Following on our previous post on housing occupations in Rome, we share below, in translation, an interview with an activist of the Plataforma de Afectados por la Hipoteca of Sabadell, Catalonia (BCstore 04/04/2017). We have had numerous occasions to write about the PAH in spain. Beyond the movement’s intrinsic importance, it provides, along with parallel movements elsewhere, the occasion to think anew the notions of anti-capitalism and revolution so dear to anarchists. We do not necessarily share all of the ideas expressed below, but there is still much to learn from what follows.
Resisting evictions, home occupations, anti-captalism: Interview with Albert Jiménez of the PAHC Sabadell
by Marc Balfagón Iniesta for BCoreDisc
Everyone is familiar with the PAH for their green shirts, their loud political rumpuses in banks or because the mayor of Barcelona was one of its most visible faces a few years ago. But this would be to remain at the level of the anecdotal for a movement that has been able to articulate a titanic resistance against the real-estate fraud: they have gathered together bodies against the police so that people without means do not find themselves in the streets, and they have gone on the offensive housing families by occupying whole building blocks, properties of the banks. Among all of the PAHs, one that serves as a reference is that of Sabadell. We spoke with Albert Jiménez, one of its members.
What is the PAHC Sabadell?
The PAHC of Sabadell does not cease to be one more branch, a local assembly, of the PAH that is a movement of national scope. We dedicate ourselves to stopping evictions, to getting housing for people through the Obra Social de la PAH, pressuring the banks, etc. : the repertory of actions that everyone is familiar with. But in this case, the PAH of Sabadell, in contrast to the majority of the PAHs, is something more. It is a PAH that is trying to go beyond the self-imposed limit of housing as its thematic axis, and expand to include necessities that arise. In fact, we were already coming to understand that housing was the last trench. When someone loses their house, it is because they have practically lost everything. And this normally implies a series of necessities and conflicts, which may go from food to questions of education or others. We organised a self-defence group for women, we have organised workshops … We have taken advantage, between quotation marks, of the centrality of the assembly of the PAH, which is in fact an assembly of working class people that meets regularly.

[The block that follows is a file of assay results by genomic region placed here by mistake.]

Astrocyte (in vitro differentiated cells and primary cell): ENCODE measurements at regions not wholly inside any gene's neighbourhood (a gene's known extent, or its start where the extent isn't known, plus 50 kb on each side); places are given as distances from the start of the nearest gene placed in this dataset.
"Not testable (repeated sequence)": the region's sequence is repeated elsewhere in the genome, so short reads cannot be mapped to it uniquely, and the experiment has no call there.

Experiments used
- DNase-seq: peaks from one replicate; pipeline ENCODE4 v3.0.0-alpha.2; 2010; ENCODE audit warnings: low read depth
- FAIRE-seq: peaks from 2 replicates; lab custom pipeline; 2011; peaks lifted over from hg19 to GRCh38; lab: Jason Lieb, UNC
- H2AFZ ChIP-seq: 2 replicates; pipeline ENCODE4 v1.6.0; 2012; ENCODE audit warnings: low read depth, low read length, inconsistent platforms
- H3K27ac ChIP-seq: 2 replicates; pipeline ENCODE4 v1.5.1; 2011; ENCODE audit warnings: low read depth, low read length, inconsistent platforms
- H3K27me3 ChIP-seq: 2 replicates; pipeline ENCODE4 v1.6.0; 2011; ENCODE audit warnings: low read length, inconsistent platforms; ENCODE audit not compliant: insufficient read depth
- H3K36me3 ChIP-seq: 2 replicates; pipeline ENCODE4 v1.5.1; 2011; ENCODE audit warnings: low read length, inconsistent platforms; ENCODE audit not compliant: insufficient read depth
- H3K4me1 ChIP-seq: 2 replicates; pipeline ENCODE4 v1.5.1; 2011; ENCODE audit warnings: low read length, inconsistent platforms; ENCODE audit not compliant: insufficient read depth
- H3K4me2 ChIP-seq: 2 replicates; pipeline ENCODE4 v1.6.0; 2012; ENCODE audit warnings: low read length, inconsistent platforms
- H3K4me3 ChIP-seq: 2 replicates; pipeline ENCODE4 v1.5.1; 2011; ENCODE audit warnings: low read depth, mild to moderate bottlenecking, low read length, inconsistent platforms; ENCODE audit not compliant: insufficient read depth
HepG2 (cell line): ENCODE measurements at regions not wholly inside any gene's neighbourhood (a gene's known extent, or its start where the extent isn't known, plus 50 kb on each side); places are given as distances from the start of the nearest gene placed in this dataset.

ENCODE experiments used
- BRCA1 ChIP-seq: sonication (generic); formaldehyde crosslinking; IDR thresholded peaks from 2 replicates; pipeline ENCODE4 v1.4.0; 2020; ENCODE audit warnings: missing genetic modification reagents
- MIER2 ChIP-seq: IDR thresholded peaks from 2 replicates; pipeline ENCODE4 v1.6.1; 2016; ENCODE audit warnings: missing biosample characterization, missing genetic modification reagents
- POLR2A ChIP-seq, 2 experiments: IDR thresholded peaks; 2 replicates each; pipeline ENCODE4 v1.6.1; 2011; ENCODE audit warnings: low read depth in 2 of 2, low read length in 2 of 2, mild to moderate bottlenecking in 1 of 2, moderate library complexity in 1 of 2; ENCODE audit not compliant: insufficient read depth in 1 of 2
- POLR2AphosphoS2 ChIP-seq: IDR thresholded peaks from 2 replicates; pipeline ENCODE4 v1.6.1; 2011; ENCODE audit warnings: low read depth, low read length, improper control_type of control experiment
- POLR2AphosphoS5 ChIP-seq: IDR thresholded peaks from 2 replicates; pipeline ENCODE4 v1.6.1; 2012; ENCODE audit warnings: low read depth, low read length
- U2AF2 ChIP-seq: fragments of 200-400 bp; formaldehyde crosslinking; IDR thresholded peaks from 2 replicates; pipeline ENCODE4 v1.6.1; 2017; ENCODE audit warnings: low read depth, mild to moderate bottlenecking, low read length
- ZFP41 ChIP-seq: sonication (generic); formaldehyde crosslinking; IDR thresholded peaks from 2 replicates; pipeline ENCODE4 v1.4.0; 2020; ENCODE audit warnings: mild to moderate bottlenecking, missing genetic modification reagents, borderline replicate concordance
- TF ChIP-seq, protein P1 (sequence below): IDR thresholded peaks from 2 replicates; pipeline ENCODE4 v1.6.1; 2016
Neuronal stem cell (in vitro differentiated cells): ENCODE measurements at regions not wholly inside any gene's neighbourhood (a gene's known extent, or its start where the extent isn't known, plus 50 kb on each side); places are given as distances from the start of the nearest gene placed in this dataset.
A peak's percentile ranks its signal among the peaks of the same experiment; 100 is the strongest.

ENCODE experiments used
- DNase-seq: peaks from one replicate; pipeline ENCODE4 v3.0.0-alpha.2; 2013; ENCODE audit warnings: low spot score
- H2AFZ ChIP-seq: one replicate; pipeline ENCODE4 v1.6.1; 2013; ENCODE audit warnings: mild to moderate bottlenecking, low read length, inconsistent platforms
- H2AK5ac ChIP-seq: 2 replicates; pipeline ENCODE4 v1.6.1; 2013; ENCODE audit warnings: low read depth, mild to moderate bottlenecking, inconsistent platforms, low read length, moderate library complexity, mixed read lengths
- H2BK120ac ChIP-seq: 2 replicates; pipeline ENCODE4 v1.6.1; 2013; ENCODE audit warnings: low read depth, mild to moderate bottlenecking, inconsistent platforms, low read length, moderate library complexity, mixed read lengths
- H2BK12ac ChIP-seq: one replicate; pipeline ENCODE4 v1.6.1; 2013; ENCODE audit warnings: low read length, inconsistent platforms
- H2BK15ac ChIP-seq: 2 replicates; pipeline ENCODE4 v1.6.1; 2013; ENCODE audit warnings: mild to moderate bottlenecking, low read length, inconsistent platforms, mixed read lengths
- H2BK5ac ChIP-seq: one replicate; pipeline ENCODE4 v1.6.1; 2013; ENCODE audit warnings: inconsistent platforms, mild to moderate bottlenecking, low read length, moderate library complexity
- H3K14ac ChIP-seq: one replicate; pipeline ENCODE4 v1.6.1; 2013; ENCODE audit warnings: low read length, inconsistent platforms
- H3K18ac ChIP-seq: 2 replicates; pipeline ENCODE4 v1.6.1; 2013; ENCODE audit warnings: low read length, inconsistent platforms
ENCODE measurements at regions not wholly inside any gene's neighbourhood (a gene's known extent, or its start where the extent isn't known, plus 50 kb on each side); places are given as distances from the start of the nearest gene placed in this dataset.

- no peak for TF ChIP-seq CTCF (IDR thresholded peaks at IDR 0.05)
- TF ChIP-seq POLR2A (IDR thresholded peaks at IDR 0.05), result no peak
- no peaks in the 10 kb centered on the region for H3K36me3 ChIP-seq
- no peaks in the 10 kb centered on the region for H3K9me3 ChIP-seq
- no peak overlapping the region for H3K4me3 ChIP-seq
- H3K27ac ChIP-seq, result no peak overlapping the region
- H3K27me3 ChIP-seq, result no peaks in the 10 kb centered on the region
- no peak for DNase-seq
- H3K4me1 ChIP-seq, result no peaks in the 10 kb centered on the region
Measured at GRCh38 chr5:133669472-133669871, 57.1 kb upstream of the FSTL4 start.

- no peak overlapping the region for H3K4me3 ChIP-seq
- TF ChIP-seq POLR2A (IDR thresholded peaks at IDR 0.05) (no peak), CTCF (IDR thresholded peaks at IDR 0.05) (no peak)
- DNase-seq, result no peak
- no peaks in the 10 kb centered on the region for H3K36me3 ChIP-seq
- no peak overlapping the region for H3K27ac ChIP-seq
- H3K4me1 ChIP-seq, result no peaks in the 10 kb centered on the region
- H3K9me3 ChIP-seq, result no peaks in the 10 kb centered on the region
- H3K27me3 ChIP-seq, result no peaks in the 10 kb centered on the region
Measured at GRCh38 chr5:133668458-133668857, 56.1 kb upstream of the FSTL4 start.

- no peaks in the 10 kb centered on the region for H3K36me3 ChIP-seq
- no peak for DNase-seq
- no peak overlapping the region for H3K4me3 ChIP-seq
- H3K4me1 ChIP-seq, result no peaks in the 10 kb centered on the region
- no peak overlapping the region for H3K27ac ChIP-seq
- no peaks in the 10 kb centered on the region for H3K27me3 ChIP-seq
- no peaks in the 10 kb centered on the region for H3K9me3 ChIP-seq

Why does the PAH of Sabadell have a C at the end of its name?
When the PAH of Sabadell was founded, it was felt to be timely to add “y la Crisis [and the Crisis]” to “Plataforma de Afectados por la Hipteca [Platform of those affected by Mortgages]”. Already in the beginning there existed the desire to say “mortgages are not the only problem, mortgages are the consequence”. We said that the problem was the capitalist crisis. Then some sister PAHs, like that of Bages, dared to go onestep further and name the beast, calling itself Plataforma de Afectados por la Hipoteca y el Capitalismo. In our case, there was a political will from the beginning to address a greater problem that was the crisis of capitalism, and not only the housing niche in particular. It is a reading of the situation that we have maintained over time and of which we are very proud; this capacity to link our concrete struggles with fundamental socio-political phenomena, and always have this broader perspective.